"They've run out of Black Ox!" my friend bellows to the wide-eyed hordes in line at fast-casual noodle house Twenty Pho Hour.
The guy taking our order is so stunned, he drops his face into his hands after my pal's shocking proclamation. "If you came here to eat Black Ox," he continues undeterred, "they've run out of Black Ox!"
In a matter of seconds, the blushes of those in line quickly turn to hearty guffaws, and a few join in on the X-rated banter. "Aww, I really wanted eat some Black Ox," says a very amused woman behind us.
"Me too!" chimes a dude wearing a baseball cap, and the laughter rolls on down the line, much to the embarrassment of the order-taking host.
The "Black Ox," in case you're wondering, is a pho bowl with slow-roasted oxtail, eye round steak and brisket ($16). And if you're confused by this anecdote, just say "Black Ox" fast out loud and you'll catch on.
"What about the White Chicks?" I ask in a lowered voice, pointing to the menu item with chicken and udon noodles in a beef broth ($13). "Yeah, we have that," says the host, and my friend takes full advantage. "They ran out of Black Ox, so there's plenty of White Chicks left!"
More head-shaking laughter from the throngs behind us, but this wildly bawdy beginning to our visit soon settles. In fact, we become enamored by the optics of the space itself, which resembles a cross between the two-dimensional pages of a monochrome coloring book and a Roy Lichtenstein painting.
I'd go so far to say that the pop-op effects — modeled after the 2D Café in Tokyo — make Twenty Pho Hour the most Instagrammable restaurant in Orlando. Indeed, phones are as ubiquitous as posing influencers, but as much as the I-Drive noodle joint is about photogenics, it's more about the boffo bowls of pho.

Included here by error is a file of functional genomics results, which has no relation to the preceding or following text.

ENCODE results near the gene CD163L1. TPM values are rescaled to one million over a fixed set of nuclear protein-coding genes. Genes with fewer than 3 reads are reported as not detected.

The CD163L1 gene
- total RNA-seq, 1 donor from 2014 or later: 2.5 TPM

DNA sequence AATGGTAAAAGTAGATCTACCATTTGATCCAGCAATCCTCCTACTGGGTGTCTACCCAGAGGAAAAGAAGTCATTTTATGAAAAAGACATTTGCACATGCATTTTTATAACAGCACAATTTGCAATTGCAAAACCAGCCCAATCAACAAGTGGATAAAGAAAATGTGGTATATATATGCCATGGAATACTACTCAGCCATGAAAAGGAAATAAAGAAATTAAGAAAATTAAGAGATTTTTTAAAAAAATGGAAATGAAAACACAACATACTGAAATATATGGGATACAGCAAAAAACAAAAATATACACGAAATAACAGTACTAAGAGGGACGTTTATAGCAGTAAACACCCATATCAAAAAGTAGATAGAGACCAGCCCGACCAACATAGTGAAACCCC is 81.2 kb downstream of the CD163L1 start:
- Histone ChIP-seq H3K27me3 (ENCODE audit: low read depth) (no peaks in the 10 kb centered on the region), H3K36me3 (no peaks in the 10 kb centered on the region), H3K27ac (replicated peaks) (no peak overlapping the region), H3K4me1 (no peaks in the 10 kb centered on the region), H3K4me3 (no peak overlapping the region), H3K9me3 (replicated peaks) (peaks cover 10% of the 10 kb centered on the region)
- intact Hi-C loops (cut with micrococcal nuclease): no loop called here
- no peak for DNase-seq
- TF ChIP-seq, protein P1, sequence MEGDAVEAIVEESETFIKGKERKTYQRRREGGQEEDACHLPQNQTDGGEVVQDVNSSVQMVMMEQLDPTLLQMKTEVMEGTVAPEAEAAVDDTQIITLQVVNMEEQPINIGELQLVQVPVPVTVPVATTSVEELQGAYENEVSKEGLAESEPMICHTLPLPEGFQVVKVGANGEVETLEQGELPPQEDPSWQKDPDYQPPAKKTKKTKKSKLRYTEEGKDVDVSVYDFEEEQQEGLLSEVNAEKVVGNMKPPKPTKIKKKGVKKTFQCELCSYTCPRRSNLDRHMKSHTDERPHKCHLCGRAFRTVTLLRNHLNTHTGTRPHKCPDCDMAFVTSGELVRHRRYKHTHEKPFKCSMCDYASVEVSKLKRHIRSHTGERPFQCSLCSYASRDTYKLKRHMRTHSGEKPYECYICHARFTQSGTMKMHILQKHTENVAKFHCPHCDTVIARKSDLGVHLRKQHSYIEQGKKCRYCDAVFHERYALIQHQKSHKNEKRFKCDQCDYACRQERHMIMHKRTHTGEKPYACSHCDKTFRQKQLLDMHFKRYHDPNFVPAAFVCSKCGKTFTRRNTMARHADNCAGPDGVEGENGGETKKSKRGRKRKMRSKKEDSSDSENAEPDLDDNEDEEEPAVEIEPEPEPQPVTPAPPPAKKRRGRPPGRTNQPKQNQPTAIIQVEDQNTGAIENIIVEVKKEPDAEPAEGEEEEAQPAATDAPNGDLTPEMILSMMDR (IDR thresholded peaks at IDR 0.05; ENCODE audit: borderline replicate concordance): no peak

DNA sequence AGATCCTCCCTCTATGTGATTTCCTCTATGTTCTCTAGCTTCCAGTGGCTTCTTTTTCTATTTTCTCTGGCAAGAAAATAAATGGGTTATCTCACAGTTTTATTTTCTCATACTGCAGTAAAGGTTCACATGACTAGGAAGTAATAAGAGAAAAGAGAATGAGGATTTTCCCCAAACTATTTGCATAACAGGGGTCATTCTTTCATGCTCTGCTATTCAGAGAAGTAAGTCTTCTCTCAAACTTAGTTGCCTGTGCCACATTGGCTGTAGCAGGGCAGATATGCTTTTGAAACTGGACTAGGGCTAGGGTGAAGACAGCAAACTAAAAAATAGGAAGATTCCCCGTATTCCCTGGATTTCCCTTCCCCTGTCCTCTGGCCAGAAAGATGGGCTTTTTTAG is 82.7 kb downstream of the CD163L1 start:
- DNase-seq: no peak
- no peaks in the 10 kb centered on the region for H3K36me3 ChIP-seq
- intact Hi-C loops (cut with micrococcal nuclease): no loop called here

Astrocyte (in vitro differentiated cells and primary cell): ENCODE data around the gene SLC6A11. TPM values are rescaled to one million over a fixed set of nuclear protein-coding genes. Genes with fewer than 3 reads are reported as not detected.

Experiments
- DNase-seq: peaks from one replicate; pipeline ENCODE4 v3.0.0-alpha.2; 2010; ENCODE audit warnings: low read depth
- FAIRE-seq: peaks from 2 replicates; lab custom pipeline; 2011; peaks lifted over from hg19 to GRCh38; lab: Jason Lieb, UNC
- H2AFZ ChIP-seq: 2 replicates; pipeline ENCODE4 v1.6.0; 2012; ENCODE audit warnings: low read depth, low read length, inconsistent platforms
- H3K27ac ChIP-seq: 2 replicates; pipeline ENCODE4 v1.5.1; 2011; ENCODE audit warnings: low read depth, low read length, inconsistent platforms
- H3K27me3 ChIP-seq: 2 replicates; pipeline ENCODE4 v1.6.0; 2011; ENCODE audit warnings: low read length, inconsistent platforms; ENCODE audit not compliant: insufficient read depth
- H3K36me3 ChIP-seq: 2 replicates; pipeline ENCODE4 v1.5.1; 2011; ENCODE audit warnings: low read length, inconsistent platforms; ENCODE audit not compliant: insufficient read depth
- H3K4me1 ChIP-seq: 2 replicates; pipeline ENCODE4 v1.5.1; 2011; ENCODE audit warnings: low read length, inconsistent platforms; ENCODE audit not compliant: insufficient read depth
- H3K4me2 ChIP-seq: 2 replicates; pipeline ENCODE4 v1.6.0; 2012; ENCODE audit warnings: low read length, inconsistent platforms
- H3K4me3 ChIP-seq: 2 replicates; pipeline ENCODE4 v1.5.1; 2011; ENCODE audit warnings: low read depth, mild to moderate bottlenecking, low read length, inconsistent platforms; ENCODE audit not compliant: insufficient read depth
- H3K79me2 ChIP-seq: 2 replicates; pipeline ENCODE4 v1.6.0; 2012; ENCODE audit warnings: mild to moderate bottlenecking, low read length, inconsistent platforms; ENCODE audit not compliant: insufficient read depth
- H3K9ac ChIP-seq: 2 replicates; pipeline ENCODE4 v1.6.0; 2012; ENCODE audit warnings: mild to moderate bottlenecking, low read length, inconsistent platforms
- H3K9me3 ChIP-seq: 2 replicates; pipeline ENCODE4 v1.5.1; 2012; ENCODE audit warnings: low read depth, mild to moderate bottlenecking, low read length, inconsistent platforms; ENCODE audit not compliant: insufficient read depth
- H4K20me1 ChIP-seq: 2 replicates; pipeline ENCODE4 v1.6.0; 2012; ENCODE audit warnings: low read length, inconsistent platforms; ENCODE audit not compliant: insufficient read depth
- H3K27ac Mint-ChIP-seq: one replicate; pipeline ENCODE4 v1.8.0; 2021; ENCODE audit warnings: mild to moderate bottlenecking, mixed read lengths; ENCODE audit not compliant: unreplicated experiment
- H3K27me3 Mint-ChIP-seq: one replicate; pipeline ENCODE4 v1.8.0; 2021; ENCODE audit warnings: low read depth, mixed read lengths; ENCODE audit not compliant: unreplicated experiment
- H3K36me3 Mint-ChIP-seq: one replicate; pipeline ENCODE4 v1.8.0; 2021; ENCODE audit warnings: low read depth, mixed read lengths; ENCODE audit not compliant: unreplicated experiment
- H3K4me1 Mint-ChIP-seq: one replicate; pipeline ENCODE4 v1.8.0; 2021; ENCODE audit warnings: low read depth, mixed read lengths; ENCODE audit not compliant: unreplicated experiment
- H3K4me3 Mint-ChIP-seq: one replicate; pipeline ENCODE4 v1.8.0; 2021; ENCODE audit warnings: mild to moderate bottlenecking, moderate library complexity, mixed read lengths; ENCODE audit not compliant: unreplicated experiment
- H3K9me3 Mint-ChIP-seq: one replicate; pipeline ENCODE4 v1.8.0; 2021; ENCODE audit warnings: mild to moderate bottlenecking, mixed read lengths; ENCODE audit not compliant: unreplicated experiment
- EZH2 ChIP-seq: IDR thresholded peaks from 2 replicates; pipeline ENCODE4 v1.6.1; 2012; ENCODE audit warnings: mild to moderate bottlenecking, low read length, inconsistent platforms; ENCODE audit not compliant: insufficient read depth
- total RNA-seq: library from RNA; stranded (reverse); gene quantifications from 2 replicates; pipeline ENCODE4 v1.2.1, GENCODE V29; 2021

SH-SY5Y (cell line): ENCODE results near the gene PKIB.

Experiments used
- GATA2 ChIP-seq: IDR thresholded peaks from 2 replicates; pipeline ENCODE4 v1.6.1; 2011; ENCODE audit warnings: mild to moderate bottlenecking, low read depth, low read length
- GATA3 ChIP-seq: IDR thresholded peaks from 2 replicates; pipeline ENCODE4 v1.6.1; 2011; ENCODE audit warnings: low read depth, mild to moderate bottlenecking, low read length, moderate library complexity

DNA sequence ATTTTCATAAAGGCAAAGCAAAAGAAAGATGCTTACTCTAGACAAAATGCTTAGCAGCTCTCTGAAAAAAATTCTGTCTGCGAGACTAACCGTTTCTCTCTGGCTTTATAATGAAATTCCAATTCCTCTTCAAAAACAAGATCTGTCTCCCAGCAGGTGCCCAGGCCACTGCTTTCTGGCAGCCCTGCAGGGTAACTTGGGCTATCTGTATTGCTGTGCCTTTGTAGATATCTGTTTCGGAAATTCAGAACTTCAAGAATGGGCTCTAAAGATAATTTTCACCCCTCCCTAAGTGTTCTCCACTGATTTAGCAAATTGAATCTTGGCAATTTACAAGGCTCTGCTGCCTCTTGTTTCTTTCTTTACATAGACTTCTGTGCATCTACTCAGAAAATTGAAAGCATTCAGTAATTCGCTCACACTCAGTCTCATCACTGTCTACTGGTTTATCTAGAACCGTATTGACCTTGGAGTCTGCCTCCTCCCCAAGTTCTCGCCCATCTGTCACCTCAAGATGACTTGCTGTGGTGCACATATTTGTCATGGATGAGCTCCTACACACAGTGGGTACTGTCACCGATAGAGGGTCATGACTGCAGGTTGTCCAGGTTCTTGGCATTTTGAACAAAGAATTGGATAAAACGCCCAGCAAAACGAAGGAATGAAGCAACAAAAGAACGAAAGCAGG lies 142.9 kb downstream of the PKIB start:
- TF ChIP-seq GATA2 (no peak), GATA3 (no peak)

The restaurant is the brainchild of Marshall and Joy Phanthachit, the husband-and-wife team behind Sticky Rice Lao Street Food and the Soupa Saiyan franchise, so you know the soups will impress. And they do.
The beef broth in the "White Chicks" ($13) teems with so much white, dark and fatty chicken that we swore the pho's base was a chicken broth. Turns out TPH only offers two bases — a beef broth and a mushroom-based veggie broth. The latter is used in the Shanghai dumpling soup ($15) and another signature bowl, one with ramen noodles, bok choy, mushrooms, and a mix of chicken and veggie dumplings topped with plenty of fried garlic and fried scallions.
We chopstick the dumplings and they're gone in a matter of seconds, but an appetizer order of spicy pork dumplings ($6) helps fill the void.
There are also numerous rolls and stir-fry noodles from which to choose, and we choose right with crunchy and bracing spicy tuna summer rolls ($7.50) and kimchi udon noodles with poached egg and brisket ($13) though, really, it's all about pho here. You can go traditional with a simple and satisfying bowl of pho tai ($12), or bling it up proper with the "Pho King," a $45 soup with filet mignon, lobster and foie gras.
The six ounces of sliced filet in the bowl of "Pho-let Mignon" ($25) with rice noodles are perfectly char-grilled. Included in the price is a tableside pour of broth, and boy is it a loooong pour. Took about 45 seconds before we could dig in, but it's well worth the wait.
And, yes, Twenty Pho Hour is open 24 hours a day, but only on Fridays and Saturdays (for now). They've only been open for three months and are still finding their feet. When they're busy, like on the Saturday night we visited, things can slow down and clean-up can lag. But if there's one thing we gleaned from dining in this two-dimensional space, it's that it helps to have a little perspective.